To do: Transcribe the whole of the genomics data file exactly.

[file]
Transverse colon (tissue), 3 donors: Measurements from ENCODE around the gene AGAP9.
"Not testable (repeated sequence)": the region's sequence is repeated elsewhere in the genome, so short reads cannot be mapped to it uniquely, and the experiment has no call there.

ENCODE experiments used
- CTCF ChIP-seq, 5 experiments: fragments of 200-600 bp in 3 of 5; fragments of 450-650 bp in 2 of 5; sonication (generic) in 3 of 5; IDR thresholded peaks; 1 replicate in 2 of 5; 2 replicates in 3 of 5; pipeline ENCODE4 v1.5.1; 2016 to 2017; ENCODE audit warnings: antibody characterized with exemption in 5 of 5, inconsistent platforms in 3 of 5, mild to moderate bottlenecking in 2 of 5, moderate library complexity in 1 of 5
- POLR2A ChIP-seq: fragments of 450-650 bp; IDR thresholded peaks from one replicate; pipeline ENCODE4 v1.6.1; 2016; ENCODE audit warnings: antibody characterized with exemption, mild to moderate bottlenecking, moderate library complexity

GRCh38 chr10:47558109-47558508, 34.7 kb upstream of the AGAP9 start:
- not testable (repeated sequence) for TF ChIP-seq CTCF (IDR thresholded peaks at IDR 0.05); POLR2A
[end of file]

Transverse colon (tissue), 3 donors: Measurements from ENCODE around the gene AGAP9.
"Not testable (repeated sequence)": the region's sequence is repeated elsewhere in the genome, so short reads cannot be mapped to it uniquely, and the experiment has no call there.

ENCODE experiments used
- CTCF ChIP-seq, 5 experiments: fragments of 200-600 bp in 3 of 5; fragments of 450-650 bp in 2 of 5; sonication (generic) in 3 of 5; IDR thresholded peaks; 1 replicate in 2 of 5; 2 replicates in 3 of 5; pipeline ENCODE4 v1.5.1; 2016 to 2017; ENCODE audit warnings: antibody characterized with exemption in 5 of 5, inconsistent platforms in 3 of 5, mild to moderate bottlenecking in 2 of 5, moderate library complexity in 1 of 5
- POLR2A ChIP-seq: fragments of 450-650 bp; IDR thresholded peaks from one replicate; pipeline ENCODE4 v1.6.1; 2016; ENCODE audit warnings: antibody characterized with exemption, mild to moderate bottlenecking, moderate library complexity

GRCh38 chr10:47558109-47558508, 34.7 kb upstream of the AGAP9 start:
- not testable (repeated sequence) for TF ChIP-seq CTCF (IDR thresholded peaks at IDR 0.05); POLR2A